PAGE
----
to expand to match the supply of the
    resource.

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  26. Parkinson's law states that as soon as you
    increase that timeout to 1 minute, you'll
    start seeing 2-minute long requests.

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  27. Your first instinct should not be to
    increase timeouts, increase memory,
    increase CPU, etc.

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  28. Limits are important because they
    prevent bad actors or yourself from
    DoSing your system.

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  29. Limits define operating
    boundaries.

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  30. Let's look at an example:
    message size limits.

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  31. Eighth fallacy of distributed computing:
    The network is homogeneous.

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  32. When we choose not to put an upper
    bound on message sizes, we are
    making an implicit assumption.

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  33. Any actor may send a message of
    arbitrary size...

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  34. so all downstream consumers must
    support arbitrarily large messages.

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  35. Everyone you interact with, directly
    or indirectly, enters an unspoken,
    arbitrarily binding contract.

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  36. How can we test something
    that is arbitrary?

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  37. Two options:
    1) Make the limit explicit.
    2) Keep the implicit contract.

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  38. 1) Make the limit explicit.
    Allows us to define our operating
    boundaries and gives us
    something to test.

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  39. 2) Keep the implicit contract.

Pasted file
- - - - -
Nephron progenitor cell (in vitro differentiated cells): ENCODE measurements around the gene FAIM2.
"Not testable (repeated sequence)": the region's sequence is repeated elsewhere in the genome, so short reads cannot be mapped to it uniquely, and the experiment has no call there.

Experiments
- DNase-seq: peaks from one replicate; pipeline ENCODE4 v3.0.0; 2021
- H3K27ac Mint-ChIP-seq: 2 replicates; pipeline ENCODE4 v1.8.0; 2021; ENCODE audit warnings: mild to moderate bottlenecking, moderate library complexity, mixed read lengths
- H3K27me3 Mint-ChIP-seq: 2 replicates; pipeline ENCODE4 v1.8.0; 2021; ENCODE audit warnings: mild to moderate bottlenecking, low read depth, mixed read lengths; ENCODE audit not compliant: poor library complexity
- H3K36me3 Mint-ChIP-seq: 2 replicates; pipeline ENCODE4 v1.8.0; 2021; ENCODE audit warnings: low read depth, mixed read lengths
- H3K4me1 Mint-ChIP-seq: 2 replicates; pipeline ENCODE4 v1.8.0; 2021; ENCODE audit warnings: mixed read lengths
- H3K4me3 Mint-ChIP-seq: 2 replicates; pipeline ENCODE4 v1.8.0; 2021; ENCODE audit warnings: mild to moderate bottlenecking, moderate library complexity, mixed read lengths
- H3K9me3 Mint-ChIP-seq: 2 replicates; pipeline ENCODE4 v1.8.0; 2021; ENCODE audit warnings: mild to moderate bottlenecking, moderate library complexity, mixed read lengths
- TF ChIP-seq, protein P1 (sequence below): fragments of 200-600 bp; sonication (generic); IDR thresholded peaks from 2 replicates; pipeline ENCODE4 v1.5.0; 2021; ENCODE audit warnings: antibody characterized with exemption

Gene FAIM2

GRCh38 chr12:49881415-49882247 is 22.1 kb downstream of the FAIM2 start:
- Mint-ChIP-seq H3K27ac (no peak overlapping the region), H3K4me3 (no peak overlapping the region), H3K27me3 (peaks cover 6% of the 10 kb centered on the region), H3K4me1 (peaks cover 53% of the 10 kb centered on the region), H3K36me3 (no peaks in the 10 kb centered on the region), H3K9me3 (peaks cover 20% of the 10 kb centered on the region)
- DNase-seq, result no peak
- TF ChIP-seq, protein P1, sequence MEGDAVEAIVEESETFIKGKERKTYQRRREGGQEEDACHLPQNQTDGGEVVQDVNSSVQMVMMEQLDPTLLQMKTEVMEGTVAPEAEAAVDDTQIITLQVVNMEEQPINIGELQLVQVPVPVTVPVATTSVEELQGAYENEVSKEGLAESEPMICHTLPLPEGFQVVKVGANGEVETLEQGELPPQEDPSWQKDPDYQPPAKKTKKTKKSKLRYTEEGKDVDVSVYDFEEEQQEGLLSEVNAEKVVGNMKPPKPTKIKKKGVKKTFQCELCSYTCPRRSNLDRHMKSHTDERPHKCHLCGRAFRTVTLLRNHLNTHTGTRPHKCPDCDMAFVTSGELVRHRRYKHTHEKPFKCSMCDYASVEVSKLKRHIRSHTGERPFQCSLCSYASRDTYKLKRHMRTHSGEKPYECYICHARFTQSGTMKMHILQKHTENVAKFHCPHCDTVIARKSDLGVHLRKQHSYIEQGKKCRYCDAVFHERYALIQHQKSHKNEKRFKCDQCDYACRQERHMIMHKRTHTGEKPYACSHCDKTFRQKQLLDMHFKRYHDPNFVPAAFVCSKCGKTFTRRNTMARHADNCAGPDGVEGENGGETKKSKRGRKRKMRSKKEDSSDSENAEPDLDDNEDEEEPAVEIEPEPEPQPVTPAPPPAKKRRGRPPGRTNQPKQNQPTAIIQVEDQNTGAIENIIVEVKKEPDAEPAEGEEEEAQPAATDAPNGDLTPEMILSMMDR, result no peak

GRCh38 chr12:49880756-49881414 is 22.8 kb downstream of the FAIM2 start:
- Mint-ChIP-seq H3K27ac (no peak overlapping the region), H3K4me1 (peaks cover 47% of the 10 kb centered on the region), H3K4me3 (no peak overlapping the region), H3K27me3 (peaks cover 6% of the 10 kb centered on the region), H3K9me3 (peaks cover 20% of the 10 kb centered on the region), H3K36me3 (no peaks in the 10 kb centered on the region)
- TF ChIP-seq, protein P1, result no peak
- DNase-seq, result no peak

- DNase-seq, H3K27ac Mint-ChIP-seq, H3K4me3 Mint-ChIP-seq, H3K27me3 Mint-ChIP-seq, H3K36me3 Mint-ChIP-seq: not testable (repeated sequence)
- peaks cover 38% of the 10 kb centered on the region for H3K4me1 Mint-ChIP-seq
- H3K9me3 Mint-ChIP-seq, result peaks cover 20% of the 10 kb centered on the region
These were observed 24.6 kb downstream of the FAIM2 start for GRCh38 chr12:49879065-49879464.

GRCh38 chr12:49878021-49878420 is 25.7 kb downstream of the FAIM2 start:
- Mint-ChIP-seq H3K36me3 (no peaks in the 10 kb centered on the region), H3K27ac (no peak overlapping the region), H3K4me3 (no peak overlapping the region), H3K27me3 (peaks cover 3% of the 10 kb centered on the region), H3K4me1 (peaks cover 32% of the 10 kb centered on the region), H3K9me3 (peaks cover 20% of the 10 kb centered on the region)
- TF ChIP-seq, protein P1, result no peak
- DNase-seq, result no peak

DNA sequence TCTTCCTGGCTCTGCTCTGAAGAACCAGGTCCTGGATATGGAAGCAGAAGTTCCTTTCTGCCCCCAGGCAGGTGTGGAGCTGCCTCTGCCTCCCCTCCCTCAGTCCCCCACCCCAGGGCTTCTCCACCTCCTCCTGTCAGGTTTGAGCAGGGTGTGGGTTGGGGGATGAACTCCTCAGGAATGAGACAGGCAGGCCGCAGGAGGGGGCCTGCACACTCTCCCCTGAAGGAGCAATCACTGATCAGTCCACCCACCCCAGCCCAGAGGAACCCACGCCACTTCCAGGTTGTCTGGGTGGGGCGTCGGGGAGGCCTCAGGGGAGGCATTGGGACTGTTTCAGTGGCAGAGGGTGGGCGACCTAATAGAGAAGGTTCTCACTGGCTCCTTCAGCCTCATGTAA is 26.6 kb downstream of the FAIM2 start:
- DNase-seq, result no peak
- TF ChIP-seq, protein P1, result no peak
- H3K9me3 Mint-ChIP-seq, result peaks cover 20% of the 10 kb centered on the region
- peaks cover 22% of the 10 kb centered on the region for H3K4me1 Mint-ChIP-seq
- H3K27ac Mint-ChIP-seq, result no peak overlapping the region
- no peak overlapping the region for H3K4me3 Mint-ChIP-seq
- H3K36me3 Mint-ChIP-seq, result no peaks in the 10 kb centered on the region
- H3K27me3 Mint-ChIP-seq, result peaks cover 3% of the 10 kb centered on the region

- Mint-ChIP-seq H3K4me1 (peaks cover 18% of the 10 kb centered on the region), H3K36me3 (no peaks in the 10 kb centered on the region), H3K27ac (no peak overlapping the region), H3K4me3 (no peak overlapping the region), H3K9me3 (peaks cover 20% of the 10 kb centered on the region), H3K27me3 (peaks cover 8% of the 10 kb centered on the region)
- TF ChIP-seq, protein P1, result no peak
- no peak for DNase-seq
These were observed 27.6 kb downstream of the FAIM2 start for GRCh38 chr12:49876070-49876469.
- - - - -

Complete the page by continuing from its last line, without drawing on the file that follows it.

Gambles reliability for
    convenience. The limit is still
    there, it's just hidden.

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  40. Without an explicit limit, a client could
    easily doom itself by accidentally
    requesting too much data.

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  41. US National Highway System

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  42. Federal Bridge Gross Weight Formula
    The federal maximum weight is set at 80,000 pounds. Trucks exceeding
    the federal weight limit can still operate on the country's highways with
    an overweight permit, but such permits are only issued before the
    scheduled trip and expire at the end of the trip. Overweight permits are
    only issued for loads that cannot be broken down to smaller shipments
    that fall below the federal weight limit, and if there is no other
    alternative to moving the cargo by truck.

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  43. Limits in Practice
    SQS: 256KB message size limit, 120,000 in-flight messages
    (20,000 for FIFO)
    Kinesis: 1MB message size limit
    Kafka: 1MB message size limit
    NATS: 1MB message size limit
    GAE pull queues: 1MB message size limit
    GAE frontend instances: 60-second request deadline
    Lambda: 128KB event size limit, 300-second request deadline,
    400 max concurrent executions

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  44. 1) Define your operating boundaries.
    What are your SLAs, what are your capacity
    needs, what are your cost requirements?
    2) Use your operating boundaries to drive your
    design.
    Architecture, APIs, business logic, UX fall out
    from your operating boundaries.

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  45. Unbounded anything is a resilience
    engineering anti-pattern.

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  46. Explicit limits restrict the failure domain
    giving us more predictability.